Acceptance into one of the top institutions of higher education in the United States epitomizes the American Dream of opportunity, and is something that kids (and parents) start dreaming about as early as preschool. Here in New York City, the competition is fierce to get into selective public and private high schools that will prepare students for admission into the coveted Ivy League, and many parents see preschool choice as the first step to reserving one of those spots.
And these preschool spots don’t come cheap either. Riverdale Counry School admits 16 students per year into its Prekindergarten class and carries an annual price tag that is more than most colleges at $43,600. Another popular selective city school, Horace Mann, falls not far behind at $41,150 per year. And financial aid is hard to come by, so family income plays a large part in a kid’s ability to attend, even if they are selected.
As children get older, there are more and more ways in which the wealthiest families can access resources and services that will give their kids a leg up when it comes to college admissions. Individual experiences like private music and dance lessons, community service projects, and interesting travel opportunities can contribute to a kid’s overall profile and help them to present as well-rounded and worldly. But high school and college admissions processes bring a whole new slue of possible costs.
Here in New York City, students who wish to attend a selective public high school (like Stuyvesant or Bronx Science, two of the best) need to take the Specialized High School Admission Test (SHSAT) and do pretty well on it. (Only 3.4% of test-takers were admitted to Stuyvesant in 2013.) Kaplan offers a range of options for SHSAT prep classes that can run a family up to $3000. Costly, but not quite as much as four more years at their elite private school.
Then, once students enter high school, the college admissions process truly starts. Students and families spend countless hours of their high school years writing and editing personal statements, researching and ranking college preferences, visiting schools, requesting letters of recommendation, preparing resumes, and interviewing with admissions representatives. This process costs a fair bit of money for any family in the form of application fees at each school (this ranges from $50-$100 per school) and the cost of college visits (if possible). But some families are investing significantly more by hiring costly private counselors to support the admissions process. A private counselor may offer packages ranging from comprehensive four year programs to a weekend-long boot camp, but with hefty price tags – in some cases the extra support will run a family $10,000 – $40,000 per student.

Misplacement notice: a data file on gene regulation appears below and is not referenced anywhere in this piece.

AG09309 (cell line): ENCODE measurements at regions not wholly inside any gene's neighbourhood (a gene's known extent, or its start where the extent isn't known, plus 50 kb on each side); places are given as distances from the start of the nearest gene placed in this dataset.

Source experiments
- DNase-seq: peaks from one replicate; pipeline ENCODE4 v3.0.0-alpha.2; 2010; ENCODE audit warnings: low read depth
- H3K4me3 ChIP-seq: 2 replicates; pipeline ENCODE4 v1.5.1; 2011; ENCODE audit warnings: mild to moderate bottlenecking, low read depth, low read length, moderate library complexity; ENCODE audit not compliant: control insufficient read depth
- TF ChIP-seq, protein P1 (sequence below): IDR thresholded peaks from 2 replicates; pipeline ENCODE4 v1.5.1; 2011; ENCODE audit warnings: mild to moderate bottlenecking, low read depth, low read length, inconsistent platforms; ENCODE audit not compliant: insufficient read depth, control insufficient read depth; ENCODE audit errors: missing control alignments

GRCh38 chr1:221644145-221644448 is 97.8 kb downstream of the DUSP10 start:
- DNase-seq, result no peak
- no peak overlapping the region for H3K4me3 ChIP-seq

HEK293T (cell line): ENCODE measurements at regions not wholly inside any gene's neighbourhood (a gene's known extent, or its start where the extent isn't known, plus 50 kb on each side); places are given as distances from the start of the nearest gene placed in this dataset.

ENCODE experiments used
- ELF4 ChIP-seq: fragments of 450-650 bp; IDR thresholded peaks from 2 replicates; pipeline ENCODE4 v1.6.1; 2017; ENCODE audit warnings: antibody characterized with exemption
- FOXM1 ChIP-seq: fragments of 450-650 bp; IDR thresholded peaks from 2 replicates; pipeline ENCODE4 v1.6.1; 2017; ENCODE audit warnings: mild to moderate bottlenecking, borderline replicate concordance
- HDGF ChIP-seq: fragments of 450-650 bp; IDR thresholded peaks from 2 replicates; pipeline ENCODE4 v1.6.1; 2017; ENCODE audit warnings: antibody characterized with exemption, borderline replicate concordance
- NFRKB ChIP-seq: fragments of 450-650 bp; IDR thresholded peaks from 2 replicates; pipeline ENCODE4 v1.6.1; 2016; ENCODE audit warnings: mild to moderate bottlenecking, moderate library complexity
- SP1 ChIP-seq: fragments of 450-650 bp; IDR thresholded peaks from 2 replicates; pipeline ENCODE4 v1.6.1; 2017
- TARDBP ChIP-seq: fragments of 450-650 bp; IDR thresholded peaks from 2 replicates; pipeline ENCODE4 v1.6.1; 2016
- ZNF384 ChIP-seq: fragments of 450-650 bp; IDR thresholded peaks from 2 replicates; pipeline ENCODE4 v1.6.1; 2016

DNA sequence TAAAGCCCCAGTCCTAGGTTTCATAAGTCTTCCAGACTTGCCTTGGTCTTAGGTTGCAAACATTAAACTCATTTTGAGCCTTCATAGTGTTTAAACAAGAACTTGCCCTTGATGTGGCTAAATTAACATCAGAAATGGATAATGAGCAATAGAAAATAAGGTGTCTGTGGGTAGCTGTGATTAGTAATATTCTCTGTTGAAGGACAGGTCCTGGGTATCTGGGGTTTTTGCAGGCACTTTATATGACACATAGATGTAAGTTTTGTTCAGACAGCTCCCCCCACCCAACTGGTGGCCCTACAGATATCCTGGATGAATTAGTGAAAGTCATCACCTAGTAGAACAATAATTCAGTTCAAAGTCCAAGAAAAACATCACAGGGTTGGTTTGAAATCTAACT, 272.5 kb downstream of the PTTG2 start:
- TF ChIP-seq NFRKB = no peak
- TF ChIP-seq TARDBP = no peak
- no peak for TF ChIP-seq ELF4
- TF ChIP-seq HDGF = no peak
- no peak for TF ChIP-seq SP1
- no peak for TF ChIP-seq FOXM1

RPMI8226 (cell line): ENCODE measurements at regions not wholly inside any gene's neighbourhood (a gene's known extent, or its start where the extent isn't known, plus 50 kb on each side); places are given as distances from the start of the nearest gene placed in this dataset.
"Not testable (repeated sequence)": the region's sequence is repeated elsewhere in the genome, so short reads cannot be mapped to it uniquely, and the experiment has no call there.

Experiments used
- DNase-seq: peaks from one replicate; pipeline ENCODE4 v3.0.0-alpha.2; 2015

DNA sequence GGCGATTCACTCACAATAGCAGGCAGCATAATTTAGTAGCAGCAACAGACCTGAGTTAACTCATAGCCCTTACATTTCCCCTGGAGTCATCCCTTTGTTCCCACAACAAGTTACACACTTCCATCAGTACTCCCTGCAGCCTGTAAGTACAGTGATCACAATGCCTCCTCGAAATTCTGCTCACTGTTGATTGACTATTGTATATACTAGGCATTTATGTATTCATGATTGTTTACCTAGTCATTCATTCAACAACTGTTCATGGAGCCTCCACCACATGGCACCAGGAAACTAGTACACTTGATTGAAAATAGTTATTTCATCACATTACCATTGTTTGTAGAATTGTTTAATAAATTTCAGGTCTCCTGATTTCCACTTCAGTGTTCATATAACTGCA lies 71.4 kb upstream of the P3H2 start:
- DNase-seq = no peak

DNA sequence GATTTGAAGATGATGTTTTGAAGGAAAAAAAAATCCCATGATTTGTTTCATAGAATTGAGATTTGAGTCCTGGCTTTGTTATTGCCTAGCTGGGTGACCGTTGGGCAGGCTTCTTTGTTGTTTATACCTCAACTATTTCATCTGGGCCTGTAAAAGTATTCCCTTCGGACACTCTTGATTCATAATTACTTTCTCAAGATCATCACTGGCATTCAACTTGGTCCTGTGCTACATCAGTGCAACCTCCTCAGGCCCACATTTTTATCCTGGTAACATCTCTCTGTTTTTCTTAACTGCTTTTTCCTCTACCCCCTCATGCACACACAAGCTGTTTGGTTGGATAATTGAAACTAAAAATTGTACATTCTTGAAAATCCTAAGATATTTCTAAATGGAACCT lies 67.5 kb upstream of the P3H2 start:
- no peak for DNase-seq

And this is all for the hopes of being accepted into one of the most expensive schools in the country. Last year’s Top 10 Most Expensive Colleges included two of the Ivies, with Columbia University priced at $63,340 per year and Dartmouth College at $61,927 per year. The others are not far behind.
So let’s do a little basic math. Imagine your student starts out at a $40K/year private school in Prekindergarten and attends through high school graduation. That alone will cost your family $560K in tuition. Add in $30K in private college counseling and $10K in college visits and tours, and you’ve spent over half a million dollars before they have even arrived at school. Throw in the $60K/year tuition for four years, as well as ongoing monetary support for travel, books, and essentials, and you’ve now spent nearly a million dollars for that diploma framed on the wall. Is it worth it?